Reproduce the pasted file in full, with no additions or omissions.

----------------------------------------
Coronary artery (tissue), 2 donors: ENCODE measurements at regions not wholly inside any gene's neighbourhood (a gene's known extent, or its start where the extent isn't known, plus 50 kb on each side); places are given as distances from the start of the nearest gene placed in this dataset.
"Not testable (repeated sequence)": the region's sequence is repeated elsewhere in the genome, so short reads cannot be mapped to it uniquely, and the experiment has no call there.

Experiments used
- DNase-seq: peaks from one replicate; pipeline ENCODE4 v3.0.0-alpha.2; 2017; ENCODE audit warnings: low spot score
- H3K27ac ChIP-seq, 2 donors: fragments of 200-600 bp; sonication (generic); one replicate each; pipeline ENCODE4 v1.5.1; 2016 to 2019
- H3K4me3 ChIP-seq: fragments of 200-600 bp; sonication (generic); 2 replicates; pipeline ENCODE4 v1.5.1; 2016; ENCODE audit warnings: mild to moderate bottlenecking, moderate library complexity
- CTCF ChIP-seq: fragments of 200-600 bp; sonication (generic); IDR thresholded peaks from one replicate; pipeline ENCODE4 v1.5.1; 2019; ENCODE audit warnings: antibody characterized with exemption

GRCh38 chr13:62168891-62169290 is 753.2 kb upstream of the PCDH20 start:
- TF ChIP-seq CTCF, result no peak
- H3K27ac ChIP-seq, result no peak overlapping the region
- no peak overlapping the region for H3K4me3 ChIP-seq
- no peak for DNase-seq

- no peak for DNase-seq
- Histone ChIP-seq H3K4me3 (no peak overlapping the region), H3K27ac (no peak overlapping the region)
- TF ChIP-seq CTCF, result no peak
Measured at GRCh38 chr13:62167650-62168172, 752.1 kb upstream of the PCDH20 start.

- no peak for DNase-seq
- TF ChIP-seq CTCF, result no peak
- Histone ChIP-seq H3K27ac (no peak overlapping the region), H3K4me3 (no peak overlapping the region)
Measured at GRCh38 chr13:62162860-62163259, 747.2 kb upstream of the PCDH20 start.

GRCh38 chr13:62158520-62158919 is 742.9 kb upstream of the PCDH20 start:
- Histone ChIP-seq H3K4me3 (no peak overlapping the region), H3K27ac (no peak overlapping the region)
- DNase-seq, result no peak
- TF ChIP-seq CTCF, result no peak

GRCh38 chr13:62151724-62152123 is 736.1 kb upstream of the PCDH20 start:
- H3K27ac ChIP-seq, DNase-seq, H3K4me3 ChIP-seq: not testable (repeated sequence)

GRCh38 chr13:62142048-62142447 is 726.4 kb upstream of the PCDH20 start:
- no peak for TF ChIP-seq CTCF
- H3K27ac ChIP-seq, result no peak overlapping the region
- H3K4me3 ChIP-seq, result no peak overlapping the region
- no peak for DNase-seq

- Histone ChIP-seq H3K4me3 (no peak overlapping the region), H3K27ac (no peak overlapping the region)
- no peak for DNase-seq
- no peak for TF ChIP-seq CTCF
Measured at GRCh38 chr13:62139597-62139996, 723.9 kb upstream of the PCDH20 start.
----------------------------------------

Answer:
Coronary artery (tissue), 2 donors: ENCODE measurements at regions not wholly inside any gene's neighbourhood (a gene's known extent, or its start where the extent isn't known, plus 50 kb on each side); places are given as distances from the start of the nearest gene placed in this dataset.
"Not testable (repeated sequence)": the region's sequence is repeated elsewhere in the genome, so short reads cannot be mapped to it uniquely, and the experiment has no call there.

Experiments used
- DNase-seq: peaks from one replicate; pipeline ENCODE4 v3.0.0-alpha.2; 2017; ENCODE audit warnings: low spot score
- H3K27ac ChIP-seq, 2 donors: fragments of 200-600 bp; sonication (generic); one replicate each; pipeline ENCODE4 v1.5.1; 2016 to 2019
- H3K4me3 ChIP-seq: fragments of 200-600 bp; sonication (generic); 2 replicates; pipeline ENCODE4 v1.5.1; 2016; ENCODE audit warnings: mild to moderate bottlenecking, moderate library complexity
- CTCF ChIP-seq: fragments of 200-600 bp; sonication (generic); IDR thresholded peaks from one replicate; pipeline ENCODE4 v1.5.1; 2019; ENCODE audit warnings: antibody characterized with exemption

GRCh38 chr13:62168891-62169290 is 753.2 kb upstream of the PCDH20 start:
- TF ChIP-seq CTCF, result no peak
- H3K27ac ChIP-seq, result no peak overlapping the region
- no peak overlapping the region for H3K4me3 ChIP-seq
- no peak for DNase-seq

- no peak for DNase-seq
- Histone ChIP-seq H3K4me3 (no peak overlapping the region), H3K27ac (no peak overlapping the region)
- TF ChIP-seq CTCF, result no peak
Measured at GRCh38 chr13:62167650-62168172, 752.1 kb upstream of the PCDH20 start.

- no peak for DNase-seq
- TF ChIP-seq CTCF, result no peak
- Histone ChIP-seq H3K27ac (no peak overlapping the region), H3K4me3 (no peak overlapping the region)
Measured at GRCh38 chr13:62162860-62163259, 747.2 kb upstream of the PCDH20 start.

GRCh38 chr13:62158520-62158919 is 742.9 kb upstream of the PCDH20 start:
- Histone ChIP-seq H3K4me3 (no peak overlapping the region), H3K27ac (no peak overlapping the region)
- DNase-seq, result no peak
- TF ChIP-seq CTCF, result no peak

GRCh38 chr13:62151724-62152123 is 736.1 kb upstream of the PCDH20 start:
- H3K27ac ChIP-seq, DNase-seq, H3K4me3 ChIP-seq: not testable (repeated sequence)

GRCh38 chr13:62142048-62142447 is 726.4 kb upstream of the PCDH20 start:
- no peak for TF ChIP-seq CTCF
- H3K27ac ChIP-seq, result no peak overlapping the region
- H3K4me3 ChIP-seq, result no peak overlapping the region
- no peak for DNase-seq

- Histone ChIP-seq H3K4me3 (no peak overlapping the region), H3K27ac (no peak overlapping the region)
- no peak for DNase-seq
- no peak for TF ChIP-seq CTCF
Measured at GRCh38 chr13:62139597-62139996, 723.9 kb upstream of the PCDH20 start.